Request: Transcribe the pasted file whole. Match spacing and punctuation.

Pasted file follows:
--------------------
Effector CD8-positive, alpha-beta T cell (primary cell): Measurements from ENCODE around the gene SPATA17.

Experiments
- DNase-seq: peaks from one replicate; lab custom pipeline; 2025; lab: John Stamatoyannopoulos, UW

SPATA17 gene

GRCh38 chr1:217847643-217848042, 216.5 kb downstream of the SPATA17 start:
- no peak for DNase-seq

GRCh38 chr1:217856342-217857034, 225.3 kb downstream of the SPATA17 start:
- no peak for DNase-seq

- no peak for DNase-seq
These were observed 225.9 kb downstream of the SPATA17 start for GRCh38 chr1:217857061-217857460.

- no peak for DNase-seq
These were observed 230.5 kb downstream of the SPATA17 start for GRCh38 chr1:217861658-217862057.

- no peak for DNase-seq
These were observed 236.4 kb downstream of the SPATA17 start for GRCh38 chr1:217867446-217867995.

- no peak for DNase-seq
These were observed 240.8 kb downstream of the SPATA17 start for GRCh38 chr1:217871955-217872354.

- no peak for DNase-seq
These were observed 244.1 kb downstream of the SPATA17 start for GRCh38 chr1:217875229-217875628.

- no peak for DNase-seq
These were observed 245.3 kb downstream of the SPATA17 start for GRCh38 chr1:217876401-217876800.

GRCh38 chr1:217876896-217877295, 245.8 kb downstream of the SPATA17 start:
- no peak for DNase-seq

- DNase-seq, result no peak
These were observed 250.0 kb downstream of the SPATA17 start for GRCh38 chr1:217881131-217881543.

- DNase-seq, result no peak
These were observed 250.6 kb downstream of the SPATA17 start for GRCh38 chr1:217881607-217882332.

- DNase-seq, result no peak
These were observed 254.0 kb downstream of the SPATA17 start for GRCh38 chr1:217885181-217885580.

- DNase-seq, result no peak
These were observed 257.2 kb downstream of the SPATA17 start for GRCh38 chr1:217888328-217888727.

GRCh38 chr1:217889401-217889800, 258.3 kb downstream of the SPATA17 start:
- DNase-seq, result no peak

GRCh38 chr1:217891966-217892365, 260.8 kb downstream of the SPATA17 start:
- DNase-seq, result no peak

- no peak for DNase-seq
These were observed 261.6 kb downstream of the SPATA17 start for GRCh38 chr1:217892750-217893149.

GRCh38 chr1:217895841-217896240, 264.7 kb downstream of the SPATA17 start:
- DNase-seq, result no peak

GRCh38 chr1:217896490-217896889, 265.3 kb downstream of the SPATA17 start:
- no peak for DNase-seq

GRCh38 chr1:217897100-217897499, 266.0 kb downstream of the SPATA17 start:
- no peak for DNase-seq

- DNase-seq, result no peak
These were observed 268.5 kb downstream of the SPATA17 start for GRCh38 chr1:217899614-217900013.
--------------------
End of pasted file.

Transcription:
Effector CD8-positive, alpha-beta T cell (primary cell): Measurements from ENCODE around the gene SPATA17.

Experiments
- DNase-seq: peaks from one replicate; lab custom pipeline; 2025; lab: John Stamatoyannopoulos, UW

SPATA17 gene

GRCh38 chr1:217847643-217848042, 216.5 kb downstream of the SPATA17 start:
- no peak for DNase-seq

GRCh38 chr1:217856342-217857034, 225.3 kb downstream of the SPATA17 start:
- no peak for DNase-seq

- no peak for DNase-seq
These were observed 225.9 kb downstream of the SPATA17 start for GRCh38 chr1:217857061-217857460.

- no peak for DNase-seq
These were observed 230.5 kb downstream of the SPATA17 start for GRCh38 chr1:217861658-217862057.

- no peak for DNase-seq
These were observed 236.4 kb downstream of the SPATA17 start for GRCh38 chr1:217867446-217867995.

- no peak for DNase-seq
These were observed 240.8 kb downstream of the SPATA17 start for GRCh38 chr1:217871955-217872354.

- no peak for DNase-seq
These were observed 244.1 kb downstream of the SPATA17 start for GRCh38 chr1:217875229-217875628.

- no peak for DNase-seq
These were observed 245.3 kb downstream of the SPATA17 start for GRCh38 chr1:217876401-217876800.

GRCh38 chr1:217876896-217877295, 245.8 kb downstream of the SPATA17 start:
- no peak for DNase-seq

- DNase-seq, result no peak
These were observed 250.0 kb downstream of the SPATA17 start for GRCh38 chr1:217881131-217881543.

- DNase-seq, result no peak
These were observed 250.6 kb downstream of the SPATA17 start for GRCh38 chr1:217881607-217882332.

- DNase-seq, result no peak
These were observed 254.0 kb downstream of the SPATA17 start for GRCh38 chr1:217885181-217885580.

- DNase-seq, result no peak
These were observed 257.2 kb downstream of the SPATA17 start for GRCh38 chr1:217888328-217888727.

GRCh38 chr1:217889401-217889800, 258.3 kb downstream of the SPATA17 start:
- DNase-seq, result no peak

GRCh38 chr1:217891966-217892365, 260.8 kb downstream of the SPATA17 start:
- DNase-seq, result no peak

- no peak for DNase-seq
These were observed 261.6 kb downstream of the SPATA17 start for GRCh38 chr1:217892750-217893149.

GRCh38 chr1:217895841-217896240, 264.7 kb downstream of the SPATA17 start:
- DNase-seq, result no peak

GRCh38 chr1:217896490-217896889, 265.3 kb downstream of the SPATA17 start:
- no peak for DNase-seq

GRCh38 chr1:217897100-217897499, 266.0 kb downstream of the SPATA17 start:
- no peak for DNase-seq

- DNase-seq, result no peak
These were observed 268.5 kb downstream of the SPATA17 start for GRCh38 chr1:217899614-217900013.